For this reason, bodyweight is ideal.  Since your weight is your body, it doesn't need to be loaded onto anything and it's not like you're going to drop it on the floor.  A body doesn't have a distinct metallic clank every time its used either.  This makes it well-suited for training in places where you kind of have to accommodate the peace and quiet of other people. 

Bodyweight is More Time Efficient
Since my training became mostly weights, I'm constantly plagued with the sense that I'm just not getting very much at all done.  The more you need to change weights and equipment, the longer the whole training process takes.  Strongman is even worse.  Most strongman gyms have an event day on a weekend, largely because it's such a pain in the ass to drag out so much equipment and train.  The process goes quicker when there's a few more hands on deck. 

That's the elegance of training without weights or equipment.  With no weight and equipment changes, a lot more volume can be packed into a shorter time period.  Lots of strength training deals with the notion of building a strong base.  A fundamental of that initial base strength is the capability to do a lot of work.  I can't really find a better way to get that injecting a healthy dose of bodyweight.  One of my favorite BW routines involved a simple superset of pull-ups and handstand push-ups.  I managed to put well over 100 of each in 40 minutes.  

So, if this recently-rare entry into my blog hopefully imparts on you as you push away from you keyboard is that despite the world full of toys to get strong with, the places you have to do them, and the ways that you can use them, BW has some intensely pragmatic and useful benefits that even a n00b strongman like myself can still appreciate. 

Wednesday, December 9, 2015

So-and-so said this and this is what I think again: Is Nick turning into a grumpy, old man?

Yes, I'm back to blogging.  Apologies for the long, long layoff.  Someone commented that I better have a good excuse.  Well, I was lazy and I had no desire to remove my writers block.  Here's one I started writing but never finished up about 8 months ago...

For a guy who comes off as shocking well built, obviously strong as shit, and generally pretty spry, Nick McKinless certainly came off as a grumpy, old bastard.
Fuck it! Stop listening to the gifted, young people!
- Anyone under 35 has an advantage.
- Anyone gifted has an immense advantage.
- Despite body type nuances anyone under 35 can do anything and gain muscle EASIER than anyone over 35 plus.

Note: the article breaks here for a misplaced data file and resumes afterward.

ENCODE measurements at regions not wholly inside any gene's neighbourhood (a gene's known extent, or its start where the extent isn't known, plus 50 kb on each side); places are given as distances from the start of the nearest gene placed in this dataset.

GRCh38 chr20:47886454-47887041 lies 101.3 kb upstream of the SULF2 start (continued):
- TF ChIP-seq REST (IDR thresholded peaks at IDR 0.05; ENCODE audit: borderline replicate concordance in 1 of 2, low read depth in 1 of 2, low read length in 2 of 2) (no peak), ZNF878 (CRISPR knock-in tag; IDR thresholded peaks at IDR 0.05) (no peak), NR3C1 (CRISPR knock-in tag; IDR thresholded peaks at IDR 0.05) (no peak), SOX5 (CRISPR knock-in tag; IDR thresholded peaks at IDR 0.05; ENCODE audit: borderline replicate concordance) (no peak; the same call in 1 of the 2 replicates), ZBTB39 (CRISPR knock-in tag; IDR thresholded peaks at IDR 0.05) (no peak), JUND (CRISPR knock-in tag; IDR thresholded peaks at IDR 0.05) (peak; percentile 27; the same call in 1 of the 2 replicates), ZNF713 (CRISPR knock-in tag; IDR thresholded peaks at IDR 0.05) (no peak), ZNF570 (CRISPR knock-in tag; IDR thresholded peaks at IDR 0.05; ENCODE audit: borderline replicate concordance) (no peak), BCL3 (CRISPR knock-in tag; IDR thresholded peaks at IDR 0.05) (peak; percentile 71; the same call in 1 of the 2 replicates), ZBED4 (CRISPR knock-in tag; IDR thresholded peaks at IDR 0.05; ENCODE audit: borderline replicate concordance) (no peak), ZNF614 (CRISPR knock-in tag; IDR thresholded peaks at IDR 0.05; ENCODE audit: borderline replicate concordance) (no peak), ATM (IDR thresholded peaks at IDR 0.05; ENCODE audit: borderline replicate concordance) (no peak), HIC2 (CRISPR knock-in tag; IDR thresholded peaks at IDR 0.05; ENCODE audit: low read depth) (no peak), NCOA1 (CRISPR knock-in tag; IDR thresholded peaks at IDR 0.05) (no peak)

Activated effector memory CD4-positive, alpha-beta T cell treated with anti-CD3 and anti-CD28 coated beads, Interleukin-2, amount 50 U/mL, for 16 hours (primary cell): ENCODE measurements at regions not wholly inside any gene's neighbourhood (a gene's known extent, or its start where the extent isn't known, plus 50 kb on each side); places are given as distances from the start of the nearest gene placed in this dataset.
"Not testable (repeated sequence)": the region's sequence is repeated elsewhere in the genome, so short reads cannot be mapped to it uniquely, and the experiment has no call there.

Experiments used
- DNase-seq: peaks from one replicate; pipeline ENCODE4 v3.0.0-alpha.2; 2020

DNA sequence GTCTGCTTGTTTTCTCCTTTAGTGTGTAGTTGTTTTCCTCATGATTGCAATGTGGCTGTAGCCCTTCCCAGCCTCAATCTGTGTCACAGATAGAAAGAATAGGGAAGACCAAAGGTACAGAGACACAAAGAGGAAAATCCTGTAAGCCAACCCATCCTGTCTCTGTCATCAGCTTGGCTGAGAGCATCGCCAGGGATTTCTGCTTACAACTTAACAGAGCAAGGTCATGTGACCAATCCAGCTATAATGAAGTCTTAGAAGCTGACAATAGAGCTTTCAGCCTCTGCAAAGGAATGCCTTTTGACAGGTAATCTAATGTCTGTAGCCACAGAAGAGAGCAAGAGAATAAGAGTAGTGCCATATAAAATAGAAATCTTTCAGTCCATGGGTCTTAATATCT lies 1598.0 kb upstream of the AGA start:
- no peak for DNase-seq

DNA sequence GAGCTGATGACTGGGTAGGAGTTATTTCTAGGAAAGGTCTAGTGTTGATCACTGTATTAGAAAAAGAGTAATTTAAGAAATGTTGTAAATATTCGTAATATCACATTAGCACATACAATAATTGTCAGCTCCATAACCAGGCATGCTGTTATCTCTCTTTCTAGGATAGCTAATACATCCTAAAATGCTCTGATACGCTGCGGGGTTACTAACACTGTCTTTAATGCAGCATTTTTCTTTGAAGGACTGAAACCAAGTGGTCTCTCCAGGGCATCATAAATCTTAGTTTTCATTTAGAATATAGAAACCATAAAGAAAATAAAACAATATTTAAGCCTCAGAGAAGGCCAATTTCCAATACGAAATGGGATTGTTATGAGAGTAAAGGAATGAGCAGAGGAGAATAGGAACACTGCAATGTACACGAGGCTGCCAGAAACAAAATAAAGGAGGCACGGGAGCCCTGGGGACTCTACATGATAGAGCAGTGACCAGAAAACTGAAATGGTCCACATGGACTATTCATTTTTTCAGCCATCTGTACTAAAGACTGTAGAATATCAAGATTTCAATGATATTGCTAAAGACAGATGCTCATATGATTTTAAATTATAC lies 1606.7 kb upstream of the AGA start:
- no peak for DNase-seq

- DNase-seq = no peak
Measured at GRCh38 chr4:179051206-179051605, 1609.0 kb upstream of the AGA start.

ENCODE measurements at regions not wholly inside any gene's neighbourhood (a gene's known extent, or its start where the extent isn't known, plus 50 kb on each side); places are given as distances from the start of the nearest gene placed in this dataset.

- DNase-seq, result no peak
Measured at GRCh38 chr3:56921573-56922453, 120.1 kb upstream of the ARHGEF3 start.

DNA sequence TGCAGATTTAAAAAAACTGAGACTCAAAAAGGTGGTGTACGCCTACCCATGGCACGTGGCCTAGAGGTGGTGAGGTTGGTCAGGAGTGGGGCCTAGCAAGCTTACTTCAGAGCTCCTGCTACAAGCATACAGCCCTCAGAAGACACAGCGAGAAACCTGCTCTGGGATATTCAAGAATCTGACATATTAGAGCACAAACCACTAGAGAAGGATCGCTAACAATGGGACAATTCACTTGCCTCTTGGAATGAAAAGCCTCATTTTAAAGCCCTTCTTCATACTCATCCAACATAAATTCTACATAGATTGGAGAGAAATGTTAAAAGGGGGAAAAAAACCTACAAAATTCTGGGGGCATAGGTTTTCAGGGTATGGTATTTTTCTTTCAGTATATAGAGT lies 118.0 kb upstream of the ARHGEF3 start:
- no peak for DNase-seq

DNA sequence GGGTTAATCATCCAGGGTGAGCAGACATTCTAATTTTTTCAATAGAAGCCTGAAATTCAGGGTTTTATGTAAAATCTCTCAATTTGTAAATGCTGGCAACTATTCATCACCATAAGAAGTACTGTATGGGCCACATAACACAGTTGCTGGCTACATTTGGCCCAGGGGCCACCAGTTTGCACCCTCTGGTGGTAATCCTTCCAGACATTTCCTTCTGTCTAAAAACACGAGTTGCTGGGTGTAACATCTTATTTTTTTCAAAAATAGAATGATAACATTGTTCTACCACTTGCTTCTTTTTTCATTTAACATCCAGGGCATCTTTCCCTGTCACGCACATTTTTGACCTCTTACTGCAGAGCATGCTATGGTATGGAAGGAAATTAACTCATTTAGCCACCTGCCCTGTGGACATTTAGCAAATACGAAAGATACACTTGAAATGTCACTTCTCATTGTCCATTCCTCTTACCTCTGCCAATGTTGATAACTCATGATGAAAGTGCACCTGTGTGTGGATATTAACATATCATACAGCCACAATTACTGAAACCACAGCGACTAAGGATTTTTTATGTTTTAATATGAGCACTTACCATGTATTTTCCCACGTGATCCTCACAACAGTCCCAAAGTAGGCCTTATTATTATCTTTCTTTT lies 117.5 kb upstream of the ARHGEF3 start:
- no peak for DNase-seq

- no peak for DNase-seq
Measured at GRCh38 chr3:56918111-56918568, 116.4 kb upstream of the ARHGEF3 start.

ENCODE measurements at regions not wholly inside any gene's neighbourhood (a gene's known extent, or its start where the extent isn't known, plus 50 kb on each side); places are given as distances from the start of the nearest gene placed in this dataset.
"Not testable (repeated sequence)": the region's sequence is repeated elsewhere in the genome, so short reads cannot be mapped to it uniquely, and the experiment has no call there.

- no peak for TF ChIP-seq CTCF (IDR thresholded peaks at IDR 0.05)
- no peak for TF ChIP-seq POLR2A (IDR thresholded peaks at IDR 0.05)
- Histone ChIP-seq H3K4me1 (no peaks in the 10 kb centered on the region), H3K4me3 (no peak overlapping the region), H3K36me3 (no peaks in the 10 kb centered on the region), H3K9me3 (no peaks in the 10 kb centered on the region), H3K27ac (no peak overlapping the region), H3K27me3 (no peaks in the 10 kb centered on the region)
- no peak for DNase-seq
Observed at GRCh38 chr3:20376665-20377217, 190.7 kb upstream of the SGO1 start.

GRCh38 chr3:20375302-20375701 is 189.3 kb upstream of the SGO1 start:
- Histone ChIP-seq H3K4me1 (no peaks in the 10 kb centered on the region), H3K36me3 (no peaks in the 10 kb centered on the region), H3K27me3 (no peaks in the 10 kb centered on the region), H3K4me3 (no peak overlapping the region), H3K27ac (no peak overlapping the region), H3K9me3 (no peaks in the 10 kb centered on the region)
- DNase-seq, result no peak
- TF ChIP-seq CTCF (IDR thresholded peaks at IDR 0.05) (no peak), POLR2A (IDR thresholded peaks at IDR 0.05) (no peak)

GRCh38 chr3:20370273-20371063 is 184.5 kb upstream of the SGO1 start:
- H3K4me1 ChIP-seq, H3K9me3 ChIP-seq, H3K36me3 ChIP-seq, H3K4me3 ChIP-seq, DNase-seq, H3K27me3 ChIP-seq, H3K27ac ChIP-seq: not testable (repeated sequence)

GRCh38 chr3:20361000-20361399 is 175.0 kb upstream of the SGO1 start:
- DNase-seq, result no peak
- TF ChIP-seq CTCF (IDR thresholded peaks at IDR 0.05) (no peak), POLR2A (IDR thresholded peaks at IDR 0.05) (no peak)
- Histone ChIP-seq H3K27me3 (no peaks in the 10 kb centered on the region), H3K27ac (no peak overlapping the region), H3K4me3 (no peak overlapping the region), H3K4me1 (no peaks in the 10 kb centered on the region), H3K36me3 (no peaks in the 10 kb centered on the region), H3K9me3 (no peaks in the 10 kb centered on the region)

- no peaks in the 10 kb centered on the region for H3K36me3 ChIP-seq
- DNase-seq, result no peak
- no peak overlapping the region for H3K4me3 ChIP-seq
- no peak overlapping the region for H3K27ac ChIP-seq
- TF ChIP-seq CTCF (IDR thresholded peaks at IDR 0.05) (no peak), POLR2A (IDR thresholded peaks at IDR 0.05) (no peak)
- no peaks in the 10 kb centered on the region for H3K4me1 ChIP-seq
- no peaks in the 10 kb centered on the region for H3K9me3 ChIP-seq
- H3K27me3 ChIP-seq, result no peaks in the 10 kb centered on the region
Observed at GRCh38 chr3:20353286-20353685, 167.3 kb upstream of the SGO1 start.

These are truths.
If you want to get better listen to the coaches and trainers that are still gaining muscle, staying lean, keeping in shape and generally improving. These people are the real teachers.
By all means follow the 'pretty trainers' and the 'gym bunnies with nice butts etc' but for the love of god DO NOT LISTEN TO THEIR ADVICE!!!
In my twenties and thirties I really thought I knew it all. After all I had a 640lbs Deadlift, a 310lbs Bench and a 440lbs Squat. And I was good at some VERY off lifts. Hah! And you thought I was gifted. Nope! The deadlift soon went away once I started hitting the ground as a stuntman.
The point is training is EASY when you are young and gifted. And so you mess your bodies up with bad form, stupid programming, showing off on social media, program hopping and bad recovery methods. Go for it! But I promise you it will catch you up.
Let's see how you all look in your 40's, 50's, 60' and beyond...AND what you can lift.

Theoretically, I should disregard this grouchy-sounding ol' bastard since I'm under the age of 35 (as of this writing) except the guy has done just about everything that can be done to a body in the name of fun and games.  So, I shouldn't disagree with my elders.  Thing is, though, I don't.

We've all watched our favorite highy-paid athletes get to around the age of 30-34 and proceed to degenerate into overpaid and hollowed out versions of their old selves.  Its almost as though a light switch went off and they're just unable to turn it back on.  What happened is pretty much what Nick McKinless is bitching about above.